The big Belfast show was on the Tuesday. Peter had taken over St George’s Market for the day, erecting two big stages opposite one another in a mini festival setup. I think we eventually had about six (!) support acts, including of course our very own Paul Pilot who’d been opening up for Duke the whole tour (We love his bones). The great Australian comic/singer-songwriter Tim Minchin performed a thirty minute set on the opposite stage just before us and went down a storm. I spent quite a bit of time with Tim during the day and we got on really well. Lovely chap. He’s doing two nights at the Queen Elizabeth Hall this month with (for the first time) a full band. Well worth checking out if you’re in town…
The atmosphere at St George’s Market was electric. There were a few stalls set up selling food etc, it was beautifully lit and the two stages looked amazing. I think we had about two thousand people in for the night and it really felt like a special event. The Lowly Knights walked around the audience playing just before we went on (as they did in Dublin; sorry, forgot to mention them in the last post).
The show itself was brilliant; easily the highlight of the tour for everyone involved. They filmed the whole set so hopefully they’ll put together some kind of DVD version for release. The Duke crew are very good with that sort of thing; I just finished watching the great DVD from their five nights at the Belfast Empire boxset. It’d be great to have a permanent record of the St George’s Market show, it was a real night to remember.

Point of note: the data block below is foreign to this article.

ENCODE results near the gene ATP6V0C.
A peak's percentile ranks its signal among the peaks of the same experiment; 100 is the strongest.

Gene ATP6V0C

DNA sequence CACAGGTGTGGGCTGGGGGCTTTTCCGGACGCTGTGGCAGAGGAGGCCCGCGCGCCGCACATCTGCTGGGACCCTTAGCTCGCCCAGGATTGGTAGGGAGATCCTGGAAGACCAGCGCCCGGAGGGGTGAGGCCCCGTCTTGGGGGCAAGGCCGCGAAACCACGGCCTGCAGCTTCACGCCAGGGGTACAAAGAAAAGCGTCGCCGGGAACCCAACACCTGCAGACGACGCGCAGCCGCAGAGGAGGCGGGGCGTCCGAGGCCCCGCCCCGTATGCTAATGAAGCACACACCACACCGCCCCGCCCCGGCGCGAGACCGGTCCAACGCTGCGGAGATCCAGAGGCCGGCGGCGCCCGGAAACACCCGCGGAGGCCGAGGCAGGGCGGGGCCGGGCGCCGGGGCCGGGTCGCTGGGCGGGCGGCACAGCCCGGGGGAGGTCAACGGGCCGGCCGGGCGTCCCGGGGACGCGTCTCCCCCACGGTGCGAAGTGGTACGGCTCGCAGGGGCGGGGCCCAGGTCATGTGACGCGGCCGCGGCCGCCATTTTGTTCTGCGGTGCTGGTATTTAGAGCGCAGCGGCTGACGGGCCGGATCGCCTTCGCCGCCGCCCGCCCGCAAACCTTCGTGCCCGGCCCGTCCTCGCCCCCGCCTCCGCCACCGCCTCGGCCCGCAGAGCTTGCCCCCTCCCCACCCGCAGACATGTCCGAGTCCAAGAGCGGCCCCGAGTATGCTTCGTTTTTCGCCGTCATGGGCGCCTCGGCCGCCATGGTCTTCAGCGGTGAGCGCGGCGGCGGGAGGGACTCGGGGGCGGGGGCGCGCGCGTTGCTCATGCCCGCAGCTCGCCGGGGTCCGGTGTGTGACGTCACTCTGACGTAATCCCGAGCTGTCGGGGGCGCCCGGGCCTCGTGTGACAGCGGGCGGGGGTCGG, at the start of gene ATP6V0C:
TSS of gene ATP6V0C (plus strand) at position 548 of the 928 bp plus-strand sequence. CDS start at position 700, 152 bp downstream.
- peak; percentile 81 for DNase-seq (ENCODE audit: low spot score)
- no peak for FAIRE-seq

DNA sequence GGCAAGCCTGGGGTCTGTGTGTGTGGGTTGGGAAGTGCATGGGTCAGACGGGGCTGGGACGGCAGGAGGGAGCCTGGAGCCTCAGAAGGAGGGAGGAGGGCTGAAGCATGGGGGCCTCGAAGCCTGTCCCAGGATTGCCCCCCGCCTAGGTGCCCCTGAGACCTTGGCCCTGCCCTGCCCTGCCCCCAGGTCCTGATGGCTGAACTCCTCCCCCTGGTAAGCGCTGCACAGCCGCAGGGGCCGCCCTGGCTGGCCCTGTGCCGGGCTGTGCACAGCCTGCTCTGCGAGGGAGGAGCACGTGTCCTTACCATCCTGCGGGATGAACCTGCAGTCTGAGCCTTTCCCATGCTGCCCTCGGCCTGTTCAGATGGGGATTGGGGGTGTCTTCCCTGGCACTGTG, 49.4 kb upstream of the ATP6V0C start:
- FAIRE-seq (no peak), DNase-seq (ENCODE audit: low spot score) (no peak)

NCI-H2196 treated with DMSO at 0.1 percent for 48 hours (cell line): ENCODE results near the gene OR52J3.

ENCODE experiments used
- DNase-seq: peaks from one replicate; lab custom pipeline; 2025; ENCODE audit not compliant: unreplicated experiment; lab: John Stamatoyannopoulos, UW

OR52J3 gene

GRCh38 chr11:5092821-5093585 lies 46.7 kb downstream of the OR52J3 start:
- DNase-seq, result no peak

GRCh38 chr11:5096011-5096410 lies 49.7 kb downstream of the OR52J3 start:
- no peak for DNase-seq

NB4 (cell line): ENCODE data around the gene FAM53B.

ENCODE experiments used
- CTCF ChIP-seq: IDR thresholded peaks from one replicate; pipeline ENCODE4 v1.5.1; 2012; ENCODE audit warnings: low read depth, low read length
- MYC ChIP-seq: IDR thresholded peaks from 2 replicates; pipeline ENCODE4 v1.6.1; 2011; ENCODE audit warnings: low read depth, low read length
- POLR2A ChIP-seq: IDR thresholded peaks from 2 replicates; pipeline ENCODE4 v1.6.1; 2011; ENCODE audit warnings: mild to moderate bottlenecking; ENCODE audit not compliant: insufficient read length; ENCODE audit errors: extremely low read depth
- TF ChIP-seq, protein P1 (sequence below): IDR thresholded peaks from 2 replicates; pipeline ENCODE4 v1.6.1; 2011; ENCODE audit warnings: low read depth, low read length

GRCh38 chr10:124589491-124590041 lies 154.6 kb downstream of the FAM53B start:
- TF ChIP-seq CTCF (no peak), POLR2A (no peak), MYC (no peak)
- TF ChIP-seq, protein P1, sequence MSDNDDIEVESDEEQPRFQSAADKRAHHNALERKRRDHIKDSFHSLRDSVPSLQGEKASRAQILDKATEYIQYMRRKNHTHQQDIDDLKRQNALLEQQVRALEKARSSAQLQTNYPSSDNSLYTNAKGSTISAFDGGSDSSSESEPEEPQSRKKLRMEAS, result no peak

We had a few guests up with us for the show. Tim Minchin came back on for Our Love Goes Deeper Than This during the encore and the crowd went crazy. It was an absolutely stunning show. I really do hope the recording came out well…

The tour finished with a show at the Nerve Centre in Derry, another indie club but much smaller than the Black Box. Being straight after the big Belfast gig, everyone was totally wiped out by this point. We’d played a load of shows by this point with almost no break. Progress was not helped by the fact that we discovered that the in-house PA was shot to pieces. The replacement PA wasn’t due to arrive until right at the last minute, so we spent a lot of the day hanging around waiting and didn’t get much of a soundcheck. 
It’s funny how it doesn’t seem to matter how tired you are before a show, the minute you get in front of an excited audience you suddenly come alive and forget all about it. I do anyway. The audience were brilliant.  We stretched out a little as it was the last night and Peter played a couple of extra tunes in the encore. We all had a great show and it was a perfect way to end the tour.
It was a great experience touring with Duke Special. Everyone in the band and crew are great fun to be around; you really couldn’t hope to be with a better group of people. I love the whole vibe of the band; they’re all so creative and spontaneous in everything they do, it makes it easy to create great music when surrounded by people like that. As a big Duke fan already, it was a real honour to go on the road with him. I’m really hoping they put on some UK dates next year with the same lineup. It’ll be a riot!